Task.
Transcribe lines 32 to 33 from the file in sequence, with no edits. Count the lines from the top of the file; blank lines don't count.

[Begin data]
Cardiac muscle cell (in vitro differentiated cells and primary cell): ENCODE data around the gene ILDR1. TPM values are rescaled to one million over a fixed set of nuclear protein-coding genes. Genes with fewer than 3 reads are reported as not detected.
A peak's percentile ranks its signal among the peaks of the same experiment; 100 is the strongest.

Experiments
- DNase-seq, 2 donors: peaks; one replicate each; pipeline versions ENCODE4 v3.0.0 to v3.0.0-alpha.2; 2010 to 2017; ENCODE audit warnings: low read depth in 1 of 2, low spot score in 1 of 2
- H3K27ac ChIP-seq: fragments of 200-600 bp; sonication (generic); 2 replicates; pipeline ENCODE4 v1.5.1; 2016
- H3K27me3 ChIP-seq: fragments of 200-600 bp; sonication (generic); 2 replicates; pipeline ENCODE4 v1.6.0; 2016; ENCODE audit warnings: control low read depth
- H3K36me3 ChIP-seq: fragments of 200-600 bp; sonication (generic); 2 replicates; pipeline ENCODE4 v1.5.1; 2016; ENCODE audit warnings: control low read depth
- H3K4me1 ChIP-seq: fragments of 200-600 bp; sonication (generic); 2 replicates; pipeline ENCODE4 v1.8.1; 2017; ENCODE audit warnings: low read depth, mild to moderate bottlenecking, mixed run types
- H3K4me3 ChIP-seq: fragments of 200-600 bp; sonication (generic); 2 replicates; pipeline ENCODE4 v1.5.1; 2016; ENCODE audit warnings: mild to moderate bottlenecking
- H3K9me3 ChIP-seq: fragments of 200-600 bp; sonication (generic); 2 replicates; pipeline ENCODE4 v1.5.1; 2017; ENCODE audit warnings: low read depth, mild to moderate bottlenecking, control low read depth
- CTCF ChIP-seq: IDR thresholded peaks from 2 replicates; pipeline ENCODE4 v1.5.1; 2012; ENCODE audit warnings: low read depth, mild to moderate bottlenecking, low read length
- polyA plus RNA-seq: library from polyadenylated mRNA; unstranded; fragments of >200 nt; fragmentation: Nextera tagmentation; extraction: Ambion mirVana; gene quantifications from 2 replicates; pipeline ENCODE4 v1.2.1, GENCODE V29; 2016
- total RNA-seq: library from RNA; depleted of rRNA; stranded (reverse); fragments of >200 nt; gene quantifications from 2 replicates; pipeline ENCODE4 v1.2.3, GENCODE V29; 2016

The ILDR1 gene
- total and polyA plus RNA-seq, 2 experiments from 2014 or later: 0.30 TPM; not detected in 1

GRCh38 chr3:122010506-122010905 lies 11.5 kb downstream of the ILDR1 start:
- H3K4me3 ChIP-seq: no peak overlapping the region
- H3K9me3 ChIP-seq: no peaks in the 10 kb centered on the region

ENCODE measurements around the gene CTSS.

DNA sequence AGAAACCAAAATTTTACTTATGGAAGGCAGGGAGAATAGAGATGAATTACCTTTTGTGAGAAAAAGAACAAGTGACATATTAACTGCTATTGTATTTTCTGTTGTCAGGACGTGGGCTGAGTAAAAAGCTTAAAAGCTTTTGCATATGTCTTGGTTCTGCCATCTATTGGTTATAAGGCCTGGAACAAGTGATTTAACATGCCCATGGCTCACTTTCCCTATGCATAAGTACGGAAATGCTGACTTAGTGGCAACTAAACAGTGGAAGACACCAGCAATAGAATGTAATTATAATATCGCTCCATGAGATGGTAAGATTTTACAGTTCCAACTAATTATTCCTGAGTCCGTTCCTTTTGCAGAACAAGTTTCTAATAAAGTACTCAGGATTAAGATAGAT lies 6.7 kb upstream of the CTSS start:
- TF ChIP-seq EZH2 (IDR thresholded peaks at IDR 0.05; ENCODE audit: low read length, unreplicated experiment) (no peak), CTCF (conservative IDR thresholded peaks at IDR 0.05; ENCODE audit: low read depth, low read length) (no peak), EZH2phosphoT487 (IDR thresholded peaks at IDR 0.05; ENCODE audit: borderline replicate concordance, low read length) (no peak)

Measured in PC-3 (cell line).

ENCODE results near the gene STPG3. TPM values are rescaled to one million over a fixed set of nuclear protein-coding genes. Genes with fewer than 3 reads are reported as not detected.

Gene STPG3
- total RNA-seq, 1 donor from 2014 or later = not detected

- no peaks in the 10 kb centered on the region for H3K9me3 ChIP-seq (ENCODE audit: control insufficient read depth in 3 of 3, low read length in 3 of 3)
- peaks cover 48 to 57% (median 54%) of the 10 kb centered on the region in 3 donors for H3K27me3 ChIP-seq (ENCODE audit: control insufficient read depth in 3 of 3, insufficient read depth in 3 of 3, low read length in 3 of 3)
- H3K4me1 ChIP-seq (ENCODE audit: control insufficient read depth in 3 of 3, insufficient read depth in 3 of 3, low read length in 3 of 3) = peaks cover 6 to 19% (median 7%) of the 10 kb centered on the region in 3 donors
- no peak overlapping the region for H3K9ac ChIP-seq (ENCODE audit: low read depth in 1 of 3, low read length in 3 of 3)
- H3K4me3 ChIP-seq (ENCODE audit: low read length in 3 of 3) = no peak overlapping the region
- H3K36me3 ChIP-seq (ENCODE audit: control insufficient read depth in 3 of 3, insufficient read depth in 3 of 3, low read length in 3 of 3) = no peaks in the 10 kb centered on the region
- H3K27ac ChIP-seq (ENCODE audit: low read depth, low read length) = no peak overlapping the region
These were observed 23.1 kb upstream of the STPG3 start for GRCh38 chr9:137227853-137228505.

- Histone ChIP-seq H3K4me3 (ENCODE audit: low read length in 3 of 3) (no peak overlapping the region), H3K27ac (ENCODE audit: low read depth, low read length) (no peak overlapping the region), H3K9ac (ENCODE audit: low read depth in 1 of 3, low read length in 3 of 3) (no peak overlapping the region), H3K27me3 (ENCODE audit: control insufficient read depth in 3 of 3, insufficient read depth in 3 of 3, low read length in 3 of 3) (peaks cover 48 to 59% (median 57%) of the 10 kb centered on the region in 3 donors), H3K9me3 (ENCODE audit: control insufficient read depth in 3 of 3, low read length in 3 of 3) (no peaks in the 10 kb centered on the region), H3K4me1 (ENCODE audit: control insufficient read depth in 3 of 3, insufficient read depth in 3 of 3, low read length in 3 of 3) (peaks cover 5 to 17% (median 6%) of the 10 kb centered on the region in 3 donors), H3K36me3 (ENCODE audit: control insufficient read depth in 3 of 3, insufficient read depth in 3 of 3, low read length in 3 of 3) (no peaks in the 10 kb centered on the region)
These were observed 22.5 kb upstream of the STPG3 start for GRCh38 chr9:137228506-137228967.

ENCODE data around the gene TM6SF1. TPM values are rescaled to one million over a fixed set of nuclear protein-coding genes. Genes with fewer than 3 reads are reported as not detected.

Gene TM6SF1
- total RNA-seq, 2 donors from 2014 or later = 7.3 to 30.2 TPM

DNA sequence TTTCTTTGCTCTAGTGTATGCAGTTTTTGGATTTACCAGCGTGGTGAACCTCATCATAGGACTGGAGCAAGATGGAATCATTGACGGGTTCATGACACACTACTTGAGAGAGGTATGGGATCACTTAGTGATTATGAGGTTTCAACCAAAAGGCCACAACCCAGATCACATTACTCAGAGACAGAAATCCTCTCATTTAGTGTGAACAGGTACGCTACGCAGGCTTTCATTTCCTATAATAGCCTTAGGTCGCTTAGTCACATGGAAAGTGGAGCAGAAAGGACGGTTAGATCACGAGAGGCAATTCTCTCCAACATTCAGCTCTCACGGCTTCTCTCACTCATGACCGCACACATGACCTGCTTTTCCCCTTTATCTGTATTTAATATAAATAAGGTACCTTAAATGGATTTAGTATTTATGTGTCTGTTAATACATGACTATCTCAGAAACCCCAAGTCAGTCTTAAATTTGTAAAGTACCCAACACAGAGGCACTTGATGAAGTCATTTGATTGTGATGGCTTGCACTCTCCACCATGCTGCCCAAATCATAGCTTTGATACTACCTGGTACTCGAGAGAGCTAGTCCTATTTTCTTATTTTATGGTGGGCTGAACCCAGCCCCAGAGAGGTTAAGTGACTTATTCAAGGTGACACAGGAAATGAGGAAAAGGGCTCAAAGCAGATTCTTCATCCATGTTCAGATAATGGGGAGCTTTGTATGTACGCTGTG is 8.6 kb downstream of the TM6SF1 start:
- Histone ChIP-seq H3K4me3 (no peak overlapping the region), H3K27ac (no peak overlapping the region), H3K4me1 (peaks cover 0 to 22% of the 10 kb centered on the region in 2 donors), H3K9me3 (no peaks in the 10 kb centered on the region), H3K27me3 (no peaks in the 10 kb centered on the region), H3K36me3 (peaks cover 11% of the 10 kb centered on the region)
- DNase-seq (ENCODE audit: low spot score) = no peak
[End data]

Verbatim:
- H3K27ac ChIP-seq (ENCODE audit: low read depth, low read length) = no peak overlapping the region
These were observed 23.1 kb upstream of the STPG3 start for GRCh38 chr9:137227853-137228505.